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Abstract: The objective of this experiment was to check the presence of fins if any in double pipe heat exchangers and to calculate the overall heat transfer coefficient for shell and tube exchanger with calculation showing the comparison with experimental values. For this purpose, two double pipes heat exchanger, one short and one long, was used to provide wide range of datas. The Overall heat transfer coefficient from steam to oil (light) was taken from literature value which was calculated was . Theory: Heat exchangers is a device in which there is heating or cooling of a liquid or gas flowing in one pipe by another flowing liquid or gas that is separated by the wall. It is a very important operational tool in factories as feeds, products, intermediates, and the wastes are to be heated or cooled considering the necessity of the process. In this lab, two types of heat exchangers are used: double pipe and shell and tube. In this experiment, cold oil enters the double pipe heat exchanger where it is heated by steam. The oil which now has absorbed heat loses it energy to water in shell and tube heat exchanger. We use one short and one long double pipe for this experiment and shell and tube with number of transfer units equal to 35. We calculated the area of heat exchanger and also accounted for the area of fins in the double pipe heat exchanger using log mean temperature difference method. Furthermore, the calculations for shell and type used NTU-effectiveness method. Calculations:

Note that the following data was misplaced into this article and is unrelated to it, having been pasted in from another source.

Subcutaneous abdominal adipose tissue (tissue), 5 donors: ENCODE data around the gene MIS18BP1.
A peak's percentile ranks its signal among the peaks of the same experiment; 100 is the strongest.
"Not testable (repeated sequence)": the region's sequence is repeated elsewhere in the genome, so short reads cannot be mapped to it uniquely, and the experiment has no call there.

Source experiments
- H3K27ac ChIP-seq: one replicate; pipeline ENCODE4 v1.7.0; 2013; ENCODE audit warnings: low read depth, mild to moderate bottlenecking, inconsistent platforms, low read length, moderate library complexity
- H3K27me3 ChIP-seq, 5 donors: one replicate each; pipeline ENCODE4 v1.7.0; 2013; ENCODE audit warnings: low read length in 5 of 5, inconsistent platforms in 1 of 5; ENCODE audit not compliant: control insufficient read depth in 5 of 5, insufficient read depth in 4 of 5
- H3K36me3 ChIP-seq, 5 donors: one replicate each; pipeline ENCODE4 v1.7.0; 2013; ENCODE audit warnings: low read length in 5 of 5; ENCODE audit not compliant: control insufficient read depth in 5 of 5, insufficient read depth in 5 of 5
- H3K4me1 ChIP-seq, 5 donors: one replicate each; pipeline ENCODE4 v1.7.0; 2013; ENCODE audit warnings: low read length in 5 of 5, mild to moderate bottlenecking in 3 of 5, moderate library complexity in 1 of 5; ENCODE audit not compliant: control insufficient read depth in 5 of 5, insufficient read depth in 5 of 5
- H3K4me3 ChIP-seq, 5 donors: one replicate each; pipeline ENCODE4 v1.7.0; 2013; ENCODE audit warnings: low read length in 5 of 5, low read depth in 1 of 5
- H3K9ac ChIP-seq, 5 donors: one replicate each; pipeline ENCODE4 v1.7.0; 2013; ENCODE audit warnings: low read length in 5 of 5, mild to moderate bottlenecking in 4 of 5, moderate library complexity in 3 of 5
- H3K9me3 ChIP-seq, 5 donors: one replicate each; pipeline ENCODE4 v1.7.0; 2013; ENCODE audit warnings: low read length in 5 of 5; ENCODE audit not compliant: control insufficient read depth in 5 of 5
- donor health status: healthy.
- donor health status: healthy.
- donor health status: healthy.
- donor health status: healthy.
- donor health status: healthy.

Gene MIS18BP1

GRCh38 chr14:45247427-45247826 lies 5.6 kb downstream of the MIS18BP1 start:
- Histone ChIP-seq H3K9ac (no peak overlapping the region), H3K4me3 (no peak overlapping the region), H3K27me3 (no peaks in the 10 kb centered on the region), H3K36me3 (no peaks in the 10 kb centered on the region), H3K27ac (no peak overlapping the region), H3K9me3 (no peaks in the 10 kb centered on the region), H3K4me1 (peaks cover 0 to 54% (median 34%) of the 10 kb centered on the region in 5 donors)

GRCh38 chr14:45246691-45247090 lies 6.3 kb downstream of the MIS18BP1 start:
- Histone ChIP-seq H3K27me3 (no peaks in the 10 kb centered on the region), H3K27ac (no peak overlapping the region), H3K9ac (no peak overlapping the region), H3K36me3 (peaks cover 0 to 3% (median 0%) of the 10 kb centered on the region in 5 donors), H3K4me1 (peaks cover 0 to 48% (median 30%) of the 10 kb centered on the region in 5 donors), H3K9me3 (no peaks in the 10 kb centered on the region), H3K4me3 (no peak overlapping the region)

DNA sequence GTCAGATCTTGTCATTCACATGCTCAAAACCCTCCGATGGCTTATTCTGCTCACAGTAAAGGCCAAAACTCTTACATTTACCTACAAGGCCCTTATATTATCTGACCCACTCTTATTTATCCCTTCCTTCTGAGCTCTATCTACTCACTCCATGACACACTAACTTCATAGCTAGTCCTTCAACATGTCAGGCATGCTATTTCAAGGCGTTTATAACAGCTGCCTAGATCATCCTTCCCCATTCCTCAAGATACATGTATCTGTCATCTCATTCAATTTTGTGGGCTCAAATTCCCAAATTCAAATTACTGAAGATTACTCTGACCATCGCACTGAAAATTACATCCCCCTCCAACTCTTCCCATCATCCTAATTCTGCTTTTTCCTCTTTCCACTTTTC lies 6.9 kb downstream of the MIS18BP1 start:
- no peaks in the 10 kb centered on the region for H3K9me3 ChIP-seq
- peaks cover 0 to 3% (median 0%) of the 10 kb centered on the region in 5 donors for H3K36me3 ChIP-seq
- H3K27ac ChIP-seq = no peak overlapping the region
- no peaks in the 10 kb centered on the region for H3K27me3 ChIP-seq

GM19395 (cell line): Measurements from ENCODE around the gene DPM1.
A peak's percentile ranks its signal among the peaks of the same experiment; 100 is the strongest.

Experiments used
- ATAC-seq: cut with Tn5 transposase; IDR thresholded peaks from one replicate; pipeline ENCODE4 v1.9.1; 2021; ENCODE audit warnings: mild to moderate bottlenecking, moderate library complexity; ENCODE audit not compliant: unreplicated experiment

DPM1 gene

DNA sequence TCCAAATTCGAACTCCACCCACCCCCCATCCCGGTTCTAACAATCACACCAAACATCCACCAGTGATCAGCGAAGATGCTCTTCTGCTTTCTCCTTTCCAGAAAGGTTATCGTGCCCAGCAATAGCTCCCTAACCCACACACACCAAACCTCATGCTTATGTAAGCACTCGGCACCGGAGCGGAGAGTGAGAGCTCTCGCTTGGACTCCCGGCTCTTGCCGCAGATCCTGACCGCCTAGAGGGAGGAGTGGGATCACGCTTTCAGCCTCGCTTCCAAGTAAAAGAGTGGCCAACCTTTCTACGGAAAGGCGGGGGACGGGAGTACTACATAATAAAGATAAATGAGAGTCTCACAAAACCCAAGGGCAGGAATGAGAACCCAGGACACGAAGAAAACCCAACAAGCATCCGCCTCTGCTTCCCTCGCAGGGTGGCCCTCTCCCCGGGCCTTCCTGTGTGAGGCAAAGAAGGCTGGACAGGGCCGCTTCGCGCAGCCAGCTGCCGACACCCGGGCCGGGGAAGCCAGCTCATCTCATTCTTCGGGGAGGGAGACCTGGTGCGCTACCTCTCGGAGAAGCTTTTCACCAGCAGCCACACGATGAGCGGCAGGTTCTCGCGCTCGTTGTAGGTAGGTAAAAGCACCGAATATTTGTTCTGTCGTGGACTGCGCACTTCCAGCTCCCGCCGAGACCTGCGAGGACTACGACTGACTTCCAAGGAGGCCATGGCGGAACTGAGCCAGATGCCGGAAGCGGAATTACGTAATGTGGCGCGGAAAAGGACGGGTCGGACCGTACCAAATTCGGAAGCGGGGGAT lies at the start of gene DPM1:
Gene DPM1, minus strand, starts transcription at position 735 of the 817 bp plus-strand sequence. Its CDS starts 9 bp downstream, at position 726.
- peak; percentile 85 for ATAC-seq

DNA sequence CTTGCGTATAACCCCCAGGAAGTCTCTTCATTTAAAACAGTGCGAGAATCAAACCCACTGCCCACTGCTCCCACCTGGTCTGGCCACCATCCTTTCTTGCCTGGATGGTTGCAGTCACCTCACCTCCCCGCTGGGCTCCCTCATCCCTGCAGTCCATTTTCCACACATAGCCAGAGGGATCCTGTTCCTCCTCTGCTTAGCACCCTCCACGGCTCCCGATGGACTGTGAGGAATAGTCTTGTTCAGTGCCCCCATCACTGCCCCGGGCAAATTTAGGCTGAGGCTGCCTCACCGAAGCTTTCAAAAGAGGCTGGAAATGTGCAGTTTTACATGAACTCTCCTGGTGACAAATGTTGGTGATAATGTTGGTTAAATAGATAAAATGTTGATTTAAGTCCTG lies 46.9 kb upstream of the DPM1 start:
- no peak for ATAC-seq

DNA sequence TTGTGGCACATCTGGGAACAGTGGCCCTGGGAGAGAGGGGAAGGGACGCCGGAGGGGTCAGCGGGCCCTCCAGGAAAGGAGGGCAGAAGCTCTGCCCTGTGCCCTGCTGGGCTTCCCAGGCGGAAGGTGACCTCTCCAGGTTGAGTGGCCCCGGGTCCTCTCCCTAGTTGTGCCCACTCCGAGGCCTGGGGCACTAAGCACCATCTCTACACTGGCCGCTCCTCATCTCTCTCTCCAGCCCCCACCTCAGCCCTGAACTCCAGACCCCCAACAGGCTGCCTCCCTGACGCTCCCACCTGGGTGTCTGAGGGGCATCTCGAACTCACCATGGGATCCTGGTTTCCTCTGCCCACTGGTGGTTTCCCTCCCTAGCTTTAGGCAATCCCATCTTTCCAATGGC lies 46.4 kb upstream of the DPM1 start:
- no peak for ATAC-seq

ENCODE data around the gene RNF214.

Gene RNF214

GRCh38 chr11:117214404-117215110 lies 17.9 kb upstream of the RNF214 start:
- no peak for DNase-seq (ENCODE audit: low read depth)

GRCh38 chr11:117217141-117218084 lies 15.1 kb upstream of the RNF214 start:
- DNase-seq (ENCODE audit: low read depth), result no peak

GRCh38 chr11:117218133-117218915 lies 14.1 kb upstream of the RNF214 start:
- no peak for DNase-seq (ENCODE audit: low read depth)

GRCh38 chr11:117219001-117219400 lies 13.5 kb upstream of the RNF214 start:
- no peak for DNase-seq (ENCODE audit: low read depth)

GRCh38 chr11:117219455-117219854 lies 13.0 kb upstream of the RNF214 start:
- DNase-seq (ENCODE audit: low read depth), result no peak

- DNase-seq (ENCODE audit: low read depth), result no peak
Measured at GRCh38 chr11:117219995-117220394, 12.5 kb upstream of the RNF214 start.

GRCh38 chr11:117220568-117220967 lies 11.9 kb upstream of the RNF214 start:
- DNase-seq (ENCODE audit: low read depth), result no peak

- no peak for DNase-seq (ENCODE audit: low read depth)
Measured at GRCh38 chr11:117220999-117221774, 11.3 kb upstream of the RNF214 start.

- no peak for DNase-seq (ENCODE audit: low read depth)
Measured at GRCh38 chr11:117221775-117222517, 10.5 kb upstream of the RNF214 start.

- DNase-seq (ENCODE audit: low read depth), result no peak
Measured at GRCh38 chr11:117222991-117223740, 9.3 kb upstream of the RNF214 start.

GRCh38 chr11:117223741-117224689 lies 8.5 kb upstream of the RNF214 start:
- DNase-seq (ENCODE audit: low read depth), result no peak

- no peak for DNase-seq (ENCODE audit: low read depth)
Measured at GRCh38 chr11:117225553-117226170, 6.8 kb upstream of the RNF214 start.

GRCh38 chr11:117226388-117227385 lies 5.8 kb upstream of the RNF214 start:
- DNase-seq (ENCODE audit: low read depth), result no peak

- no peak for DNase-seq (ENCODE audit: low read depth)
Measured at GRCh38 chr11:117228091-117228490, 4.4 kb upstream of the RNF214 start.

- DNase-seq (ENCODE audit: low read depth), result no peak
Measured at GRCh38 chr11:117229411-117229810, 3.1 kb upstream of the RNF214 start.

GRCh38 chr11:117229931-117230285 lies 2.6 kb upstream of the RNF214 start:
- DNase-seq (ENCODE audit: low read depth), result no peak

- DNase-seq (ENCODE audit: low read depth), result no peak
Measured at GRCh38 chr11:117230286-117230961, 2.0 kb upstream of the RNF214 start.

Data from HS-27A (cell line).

Measurements Double pipes Length of long tube (ft) Length of short tube (ft) Diameter of long tube (ft) Diameter of short tube (ft)

. The area of fin was reported 0.9m^2 and 1.9m^2 for short and long which is within the range of the literature value

double pipe exchangers respectively. For the shell and tube heat exchanger the value of U

20.417 10 0.1875 0.1875

Shell and tube Length of the tube (ft) diameter of the tube (ft)

9.333333 0.041667 Upadhyay-2

Trial - 1 Short double pipe Steam (F) Temp(in) Temp(out) Flow rate (Volumetric) (gal/s) 194(363.15K) Oil (F) 118(320.9K) Temp(out) Oil (F) 102(312.039K) 244(390.928K) 98(309.817K) Temp(in) Shell and tube Water (F) 96(308.7K) 118(320.9K) 86(303.15K)

Steam 0.005116

Oil 0.4057

Water 0.16

Trial - 2 Short double pipe Steam (F) Temp(in) Temp(out) Flow rate (Volumetric) (gal/s) 244(390.9K) 220(377.6K) Oil (F) 94(307.6K) Temp(in) 116(319.8K) Temp(out) Oil (F) 116(319.8K) 96(308.7K) Shell and tube Water (F) 86(303.15K) 92(306.5K)

Steam 0.005116

Oil 0.2602

Water 0.16

Trial 3 long double pipe Steam (F) Oil (F) 238(387.6K) 106(314.3K) Temp(in) 222(378.7K) 136(330.9K) Temp(out) Shell and tube Oil (F) Water (F) 118(320.9K) 86(303.1K) 102(312.1K) 96(308.7K)

Temp(in) Temp(out) Flow rate (Volumetric) (gal/s)

Steam 0.007355

Oil 0.4175

Water 0.1839

Trial - 4 long double pipe Steam (F) Temp(in) Oil (F) Oil (F) 135(330.4K) 241(389.3K) 102(312.04K) Temp(in) Shell and tube Water (F) 87(303.7K)


Temp(out) Flow rate (Volumetric) (gal/s)


137(331.5K) Temp(out)



Steam 0.0067726

Oil 0.2787

Water 0.1805

Reference Density of Oil (kg/m^3) Density of Water(92F) Density of steam(240F) Density of water (240F) Latent Heat of vaporization(200F) 910 995.543 0.561 958.8 2274.05 kg/m^3 kg/m^3 kg/m^3 kg/m^3 kJ/kg (engineering) (engineering) (Welty) (Welty) (engineering)

Specific heat capacities Oil Water(92F) Steam(240F)

Citations: (engineering 1.8 4.19 2.0345

Toolbox) kj/kg*k kJ/kg*k kJ/kg*k